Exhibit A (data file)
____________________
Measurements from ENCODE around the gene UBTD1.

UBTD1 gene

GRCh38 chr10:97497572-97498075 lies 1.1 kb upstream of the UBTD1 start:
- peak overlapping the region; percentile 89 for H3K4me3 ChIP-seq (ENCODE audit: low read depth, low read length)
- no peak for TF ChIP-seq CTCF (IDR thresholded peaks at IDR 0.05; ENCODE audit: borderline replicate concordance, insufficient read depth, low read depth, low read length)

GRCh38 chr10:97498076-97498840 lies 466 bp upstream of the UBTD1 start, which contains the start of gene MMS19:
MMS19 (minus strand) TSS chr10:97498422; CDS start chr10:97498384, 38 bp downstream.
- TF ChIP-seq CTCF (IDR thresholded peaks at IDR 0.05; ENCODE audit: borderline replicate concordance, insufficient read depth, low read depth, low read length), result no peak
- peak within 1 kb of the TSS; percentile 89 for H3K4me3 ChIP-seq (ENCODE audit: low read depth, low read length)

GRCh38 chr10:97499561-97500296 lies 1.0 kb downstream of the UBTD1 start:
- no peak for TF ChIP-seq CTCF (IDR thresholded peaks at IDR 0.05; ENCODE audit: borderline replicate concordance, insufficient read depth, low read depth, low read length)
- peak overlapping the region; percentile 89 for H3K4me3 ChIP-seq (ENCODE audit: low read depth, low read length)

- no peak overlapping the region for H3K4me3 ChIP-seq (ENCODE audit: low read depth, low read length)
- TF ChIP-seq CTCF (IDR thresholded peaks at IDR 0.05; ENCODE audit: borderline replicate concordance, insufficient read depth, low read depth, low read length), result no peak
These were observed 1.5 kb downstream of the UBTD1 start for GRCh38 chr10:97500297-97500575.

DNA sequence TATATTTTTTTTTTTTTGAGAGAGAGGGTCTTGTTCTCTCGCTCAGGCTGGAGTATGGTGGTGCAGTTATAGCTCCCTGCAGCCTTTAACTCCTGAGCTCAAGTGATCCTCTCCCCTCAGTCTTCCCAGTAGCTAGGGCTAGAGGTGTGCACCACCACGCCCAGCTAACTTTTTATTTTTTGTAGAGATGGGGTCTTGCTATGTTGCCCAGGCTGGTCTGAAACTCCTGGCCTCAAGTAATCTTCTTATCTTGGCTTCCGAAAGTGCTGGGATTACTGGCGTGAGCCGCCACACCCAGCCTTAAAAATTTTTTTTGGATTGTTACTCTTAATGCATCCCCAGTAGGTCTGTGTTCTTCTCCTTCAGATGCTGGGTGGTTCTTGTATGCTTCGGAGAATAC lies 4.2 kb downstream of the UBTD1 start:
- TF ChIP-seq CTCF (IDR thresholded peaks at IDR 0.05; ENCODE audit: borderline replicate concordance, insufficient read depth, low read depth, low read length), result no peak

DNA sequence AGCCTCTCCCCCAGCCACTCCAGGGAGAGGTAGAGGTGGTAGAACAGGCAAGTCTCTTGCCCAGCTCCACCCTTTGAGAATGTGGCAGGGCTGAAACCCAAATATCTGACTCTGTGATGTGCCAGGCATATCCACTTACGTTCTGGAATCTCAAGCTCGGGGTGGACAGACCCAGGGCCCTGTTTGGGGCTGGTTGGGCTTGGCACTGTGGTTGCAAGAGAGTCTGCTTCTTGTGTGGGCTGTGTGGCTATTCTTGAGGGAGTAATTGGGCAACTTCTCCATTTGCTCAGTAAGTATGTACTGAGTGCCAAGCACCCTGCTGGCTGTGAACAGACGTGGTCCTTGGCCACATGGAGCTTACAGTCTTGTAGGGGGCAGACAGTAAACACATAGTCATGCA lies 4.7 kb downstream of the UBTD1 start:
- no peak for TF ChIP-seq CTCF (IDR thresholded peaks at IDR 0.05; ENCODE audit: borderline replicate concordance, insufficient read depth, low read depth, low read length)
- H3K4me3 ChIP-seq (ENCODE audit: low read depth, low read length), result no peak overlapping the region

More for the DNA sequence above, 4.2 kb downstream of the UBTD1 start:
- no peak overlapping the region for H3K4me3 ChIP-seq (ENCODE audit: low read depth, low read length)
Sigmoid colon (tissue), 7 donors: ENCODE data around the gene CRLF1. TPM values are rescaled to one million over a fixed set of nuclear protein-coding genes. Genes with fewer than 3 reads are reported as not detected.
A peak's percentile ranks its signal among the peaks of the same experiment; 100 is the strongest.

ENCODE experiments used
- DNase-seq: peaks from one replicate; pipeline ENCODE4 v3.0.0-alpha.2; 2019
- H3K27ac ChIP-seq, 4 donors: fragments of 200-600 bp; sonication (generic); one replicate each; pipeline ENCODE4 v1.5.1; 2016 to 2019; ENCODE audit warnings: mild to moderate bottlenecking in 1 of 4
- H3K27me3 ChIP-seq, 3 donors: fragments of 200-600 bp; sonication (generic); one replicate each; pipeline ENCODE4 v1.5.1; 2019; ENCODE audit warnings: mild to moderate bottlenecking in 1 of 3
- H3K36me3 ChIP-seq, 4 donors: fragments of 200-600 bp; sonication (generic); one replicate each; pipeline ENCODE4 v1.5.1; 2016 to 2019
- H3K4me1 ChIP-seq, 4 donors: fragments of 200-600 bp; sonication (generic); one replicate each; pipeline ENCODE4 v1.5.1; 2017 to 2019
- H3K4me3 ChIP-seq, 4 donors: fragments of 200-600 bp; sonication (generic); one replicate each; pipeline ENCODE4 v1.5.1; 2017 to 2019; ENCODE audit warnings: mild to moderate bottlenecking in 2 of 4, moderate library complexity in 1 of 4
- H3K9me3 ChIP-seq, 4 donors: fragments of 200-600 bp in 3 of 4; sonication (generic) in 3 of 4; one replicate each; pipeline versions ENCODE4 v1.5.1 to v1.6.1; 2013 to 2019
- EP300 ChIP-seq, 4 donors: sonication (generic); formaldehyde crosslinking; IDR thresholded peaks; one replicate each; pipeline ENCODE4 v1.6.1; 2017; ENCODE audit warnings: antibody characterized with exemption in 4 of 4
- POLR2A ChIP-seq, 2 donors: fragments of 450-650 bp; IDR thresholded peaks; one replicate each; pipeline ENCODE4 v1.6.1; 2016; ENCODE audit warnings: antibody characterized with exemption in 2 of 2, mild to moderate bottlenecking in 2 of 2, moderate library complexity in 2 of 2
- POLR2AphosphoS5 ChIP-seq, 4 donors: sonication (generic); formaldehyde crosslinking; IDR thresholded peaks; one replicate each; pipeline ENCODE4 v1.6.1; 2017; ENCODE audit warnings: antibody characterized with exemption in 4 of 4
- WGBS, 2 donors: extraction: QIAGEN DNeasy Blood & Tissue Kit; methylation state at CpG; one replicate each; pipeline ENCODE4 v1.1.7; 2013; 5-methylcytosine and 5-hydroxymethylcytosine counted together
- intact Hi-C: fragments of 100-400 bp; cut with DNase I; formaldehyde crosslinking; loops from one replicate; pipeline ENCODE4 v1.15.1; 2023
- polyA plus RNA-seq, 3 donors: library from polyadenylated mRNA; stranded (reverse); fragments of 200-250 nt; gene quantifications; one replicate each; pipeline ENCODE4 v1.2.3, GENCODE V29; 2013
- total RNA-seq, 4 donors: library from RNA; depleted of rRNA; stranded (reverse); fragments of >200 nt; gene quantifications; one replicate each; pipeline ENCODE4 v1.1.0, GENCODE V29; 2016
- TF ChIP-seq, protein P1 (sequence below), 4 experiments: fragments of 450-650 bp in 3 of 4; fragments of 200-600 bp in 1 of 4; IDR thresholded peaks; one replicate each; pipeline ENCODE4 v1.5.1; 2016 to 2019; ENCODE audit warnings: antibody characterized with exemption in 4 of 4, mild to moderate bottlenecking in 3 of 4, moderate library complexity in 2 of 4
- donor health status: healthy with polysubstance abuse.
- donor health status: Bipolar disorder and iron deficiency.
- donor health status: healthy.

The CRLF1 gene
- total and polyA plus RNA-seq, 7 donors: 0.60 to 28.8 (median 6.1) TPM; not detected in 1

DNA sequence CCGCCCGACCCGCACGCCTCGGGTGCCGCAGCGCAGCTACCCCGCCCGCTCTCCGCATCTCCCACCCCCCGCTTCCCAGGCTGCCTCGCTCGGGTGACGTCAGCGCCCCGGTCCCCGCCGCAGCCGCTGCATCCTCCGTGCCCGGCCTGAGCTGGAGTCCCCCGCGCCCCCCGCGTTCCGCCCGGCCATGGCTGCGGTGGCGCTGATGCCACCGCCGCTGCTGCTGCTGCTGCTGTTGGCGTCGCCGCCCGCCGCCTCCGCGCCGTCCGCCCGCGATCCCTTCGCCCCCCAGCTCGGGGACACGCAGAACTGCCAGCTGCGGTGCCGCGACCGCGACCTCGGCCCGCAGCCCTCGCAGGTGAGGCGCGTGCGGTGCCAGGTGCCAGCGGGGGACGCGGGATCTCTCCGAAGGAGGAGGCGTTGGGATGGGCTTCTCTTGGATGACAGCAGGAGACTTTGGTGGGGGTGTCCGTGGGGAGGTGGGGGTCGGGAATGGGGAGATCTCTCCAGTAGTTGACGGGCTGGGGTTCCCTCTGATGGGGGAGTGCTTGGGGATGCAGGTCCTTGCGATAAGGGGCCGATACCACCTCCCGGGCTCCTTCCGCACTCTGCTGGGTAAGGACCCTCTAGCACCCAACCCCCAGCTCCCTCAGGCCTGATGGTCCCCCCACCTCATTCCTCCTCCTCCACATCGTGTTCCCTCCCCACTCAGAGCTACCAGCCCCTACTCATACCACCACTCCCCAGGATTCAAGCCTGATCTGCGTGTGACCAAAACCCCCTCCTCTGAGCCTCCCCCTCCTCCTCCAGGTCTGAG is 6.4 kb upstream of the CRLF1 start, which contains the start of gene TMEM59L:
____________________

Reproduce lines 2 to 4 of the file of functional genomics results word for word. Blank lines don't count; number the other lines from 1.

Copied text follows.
UBTD1 gene

GRCh38 chr10:97497572-97498075 lies 1.1 kb upstream of the UBTD1 start:
- peak overlapping the region; percentile 89 for H3K4me3 ChIP-seq (ENCODE audit: low read depth, low read length)